Leaked report says BMW’s Australian finance company handed out big loans to low-income customers

A leaked Ernst and Young report has blasted BMW Finance for offering low-income customers loans to purchase expensive luxury vehicles.

According to The Age, the report says BMW Australia Finance gave $27,000 to a mother of 10 who had a zero hours work contract. The firm also offered close to $50,000 to a 76-year-old man using earning projections instead of his actual income.

Ernst and Young’s report says the actions weren’t isolated to a few cases but represented a wider "sales culture" in the Australian company that rewarded quick turnaround rather than sustainable business.

Earlier this year BMW Australia Finance was fined close to $391,000 (£231,000) for failing to properly examine the incomes of its customers and offering unsustainable loans. The latest fine followed an earlier one in 2015, which cost the firm $306,000 (£181,000).

Despite the fines, the report claims that BMW’s southern hemisphere company continued to reward salespeople that sold the highest-rate loans to customers. It said employees were paid between $375 (£222) and $8163 (£4830) per loan, depending on the interest rate agreed.

The Australian Securities and Investments Commission requested an investigation into BMW Australia Finance be carried out by Ernst and Young, and four reports are being produced. The first was leaked to Australian company Fairfax Media and has been the source of today’s information.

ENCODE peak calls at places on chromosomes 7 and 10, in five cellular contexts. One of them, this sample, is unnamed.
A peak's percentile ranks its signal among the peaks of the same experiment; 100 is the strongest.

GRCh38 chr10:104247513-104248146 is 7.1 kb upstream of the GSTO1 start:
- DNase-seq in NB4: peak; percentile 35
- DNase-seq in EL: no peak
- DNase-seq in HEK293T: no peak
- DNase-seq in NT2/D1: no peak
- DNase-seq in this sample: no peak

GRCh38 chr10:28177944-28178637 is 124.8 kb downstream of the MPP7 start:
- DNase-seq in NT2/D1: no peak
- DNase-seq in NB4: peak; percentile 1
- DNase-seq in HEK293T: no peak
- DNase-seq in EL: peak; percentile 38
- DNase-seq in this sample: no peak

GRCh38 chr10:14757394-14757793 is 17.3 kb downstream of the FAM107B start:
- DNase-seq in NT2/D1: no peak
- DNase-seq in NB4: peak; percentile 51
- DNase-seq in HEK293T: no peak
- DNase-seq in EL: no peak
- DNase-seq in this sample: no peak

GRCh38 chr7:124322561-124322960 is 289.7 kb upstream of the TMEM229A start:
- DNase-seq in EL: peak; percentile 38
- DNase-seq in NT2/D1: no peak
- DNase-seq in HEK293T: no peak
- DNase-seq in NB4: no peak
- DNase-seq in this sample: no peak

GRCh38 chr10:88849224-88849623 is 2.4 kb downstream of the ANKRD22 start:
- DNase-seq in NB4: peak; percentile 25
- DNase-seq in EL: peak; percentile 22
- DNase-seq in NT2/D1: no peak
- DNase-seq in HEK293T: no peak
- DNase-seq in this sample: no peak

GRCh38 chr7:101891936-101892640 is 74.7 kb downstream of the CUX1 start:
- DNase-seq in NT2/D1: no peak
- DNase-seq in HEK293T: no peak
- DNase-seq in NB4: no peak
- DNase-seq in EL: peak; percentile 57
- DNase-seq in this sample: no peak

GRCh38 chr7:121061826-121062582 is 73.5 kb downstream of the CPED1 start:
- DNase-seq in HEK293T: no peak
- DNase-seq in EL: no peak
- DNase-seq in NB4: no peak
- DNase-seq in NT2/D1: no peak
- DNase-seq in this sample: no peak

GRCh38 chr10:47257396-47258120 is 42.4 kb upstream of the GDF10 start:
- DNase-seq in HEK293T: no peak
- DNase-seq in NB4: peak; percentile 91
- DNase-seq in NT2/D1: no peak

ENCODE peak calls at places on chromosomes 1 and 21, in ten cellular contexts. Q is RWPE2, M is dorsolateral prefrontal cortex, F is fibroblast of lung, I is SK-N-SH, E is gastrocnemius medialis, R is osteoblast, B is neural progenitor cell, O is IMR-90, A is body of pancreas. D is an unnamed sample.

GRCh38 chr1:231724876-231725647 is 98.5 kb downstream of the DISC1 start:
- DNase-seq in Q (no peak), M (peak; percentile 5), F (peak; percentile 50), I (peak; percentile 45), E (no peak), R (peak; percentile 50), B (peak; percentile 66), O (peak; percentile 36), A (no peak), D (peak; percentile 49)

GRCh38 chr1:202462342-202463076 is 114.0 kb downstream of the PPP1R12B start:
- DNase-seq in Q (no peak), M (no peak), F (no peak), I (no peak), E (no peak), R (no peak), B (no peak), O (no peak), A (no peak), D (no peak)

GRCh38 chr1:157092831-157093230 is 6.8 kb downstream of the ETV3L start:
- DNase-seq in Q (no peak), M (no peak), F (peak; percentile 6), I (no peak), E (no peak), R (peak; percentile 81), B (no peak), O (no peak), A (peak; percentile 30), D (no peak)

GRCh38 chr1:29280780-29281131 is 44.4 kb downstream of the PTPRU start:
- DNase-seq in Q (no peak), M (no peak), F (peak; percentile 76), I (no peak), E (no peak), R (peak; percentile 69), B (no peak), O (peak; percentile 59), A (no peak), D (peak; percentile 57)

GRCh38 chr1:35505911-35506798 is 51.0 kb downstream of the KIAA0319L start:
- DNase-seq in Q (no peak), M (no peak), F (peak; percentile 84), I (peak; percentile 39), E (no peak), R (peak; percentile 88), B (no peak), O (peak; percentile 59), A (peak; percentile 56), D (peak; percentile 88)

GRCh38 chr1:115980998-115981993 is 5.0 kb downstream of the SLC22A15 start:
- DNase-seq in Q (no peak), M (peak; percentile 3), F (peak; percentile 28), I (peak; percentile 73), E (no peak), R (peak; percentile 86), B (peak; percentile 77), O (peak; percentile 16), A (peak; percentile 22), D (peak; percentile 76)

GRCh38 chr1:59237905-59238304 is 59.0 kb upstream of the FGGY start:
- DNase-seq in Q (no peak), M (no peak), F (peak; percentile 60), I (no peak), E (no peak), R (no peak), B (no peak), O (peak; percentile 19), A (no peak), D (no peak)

In an official statement, BMW Australia Finance said it was working "to ensure the company is updating its processes to meet all regulatory obligations". 

Autocar understands that BMW’s other finance companies, including the UK-based BMW Finance, have no involvement with the Australian division and the issues found in the report only relate to BMW Australia Finance.

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Comments
4

16 August 2016
Ernst and Young? Well they should know all about bad advice - weren't they the mob found guilty of not properly auditing Bernie Madoff?

17 August 2016
...John Oliver's show on HBO last Sunday had a feature on sub-prime auto lending in the US (it's available on YouTube). Santander and GM Financials are the main culprits - and some of what's going on is frightening.Looks like of repeat of the 2007/8 housing situation

17 August 2016
AU $27,000 is about £16k sterling.

What BMW can be bought for £16k? A base model 114i?

When we briefly looked at MINI, we could barely get a properly specced model (ie. one that matched or beat the spec of the outgoing Hyundai Getz) for less than £17k.

13 December 2016
This is a good way to monitor the dealings in the car financing industry in my opinion. If more companies aren't doing their due diligence in the respect of taking care of the customers' needs, the whole industry is just going to get a bad name. And these people are going to be so much worser off for it! Are businesses really so unscrupulous that they would stamp all over these poor people just for an extra sale?

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